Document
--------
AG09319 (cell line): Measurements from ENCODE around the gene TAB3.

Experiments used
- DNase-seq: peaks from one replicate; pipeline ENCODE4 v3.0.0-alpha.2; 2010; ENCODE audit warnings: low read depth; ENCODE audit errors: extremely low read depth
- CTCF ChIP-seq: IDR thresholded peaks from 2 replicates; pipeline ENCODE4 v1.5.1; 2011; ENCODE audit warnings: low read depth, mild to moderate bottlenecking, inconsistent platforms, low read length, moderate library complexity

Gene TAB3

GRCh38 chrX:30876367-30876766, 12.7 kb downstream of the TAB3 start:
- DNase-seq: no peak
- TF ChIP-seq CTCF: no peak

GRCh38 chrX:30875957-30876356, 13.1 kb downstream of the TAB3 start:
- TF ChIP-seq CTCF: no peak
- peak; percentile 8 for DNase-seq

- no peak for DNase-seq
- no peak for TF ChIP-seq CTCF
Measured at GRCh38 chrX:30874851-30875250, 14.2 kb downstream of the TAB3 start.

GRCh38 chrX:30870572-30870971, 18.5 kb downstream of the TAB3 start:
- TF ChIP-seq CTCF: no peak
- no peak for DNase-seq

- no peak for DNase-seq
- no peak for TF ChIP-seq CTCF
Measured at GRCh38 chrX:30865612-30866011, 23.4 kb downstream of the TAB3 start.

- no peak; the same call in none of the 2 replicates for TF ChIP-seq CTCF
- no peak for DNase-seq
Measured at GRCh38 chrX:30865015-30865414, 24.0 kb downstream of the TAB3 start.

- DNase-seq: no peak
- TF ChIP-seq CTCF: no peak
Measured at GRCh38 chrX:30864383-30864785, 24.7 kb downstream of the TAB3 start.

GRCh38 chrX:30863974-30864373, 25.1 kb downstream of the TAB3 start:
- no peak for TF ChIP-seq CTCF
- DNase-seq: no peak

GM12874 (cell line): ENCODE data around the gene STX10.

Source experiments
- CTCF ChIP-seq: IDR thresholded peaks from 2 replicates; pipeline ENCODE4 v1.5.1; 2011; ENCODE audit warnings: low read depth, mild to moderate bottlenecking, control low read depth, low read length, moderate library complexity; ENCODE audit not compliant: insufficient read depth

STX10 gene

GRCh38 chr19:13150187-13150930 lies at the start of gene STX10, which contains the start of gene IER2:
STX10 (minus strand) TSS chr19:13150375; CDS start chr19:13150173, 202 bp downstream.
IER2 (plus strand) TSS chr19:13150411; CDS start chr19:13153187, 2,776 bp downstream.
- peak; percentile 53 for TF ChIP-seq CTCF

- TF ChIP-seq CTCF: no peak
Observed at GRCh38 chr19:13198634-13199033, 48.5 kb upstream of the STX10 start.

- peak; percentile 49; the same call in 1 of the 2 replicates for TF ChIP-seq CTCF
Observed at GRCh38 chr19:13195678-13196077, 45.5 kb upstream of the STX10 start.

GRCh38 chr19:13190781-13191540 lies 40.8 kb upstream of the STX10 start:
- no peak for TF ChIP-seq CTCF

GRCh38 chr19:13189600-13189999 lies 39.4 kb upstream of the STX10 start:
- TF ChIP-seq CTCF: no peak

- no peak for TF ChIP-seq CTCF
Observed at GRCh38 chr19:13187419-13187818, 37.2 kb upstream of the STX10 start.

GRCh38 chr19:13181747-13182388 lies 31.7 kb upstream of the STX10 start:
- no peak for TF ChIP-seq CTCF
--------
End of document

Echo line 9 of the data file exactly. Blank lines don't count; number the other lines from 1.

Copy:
GRCh38 chrX:30875957-30876356, 13.1 kb downstream of the TAB3 start: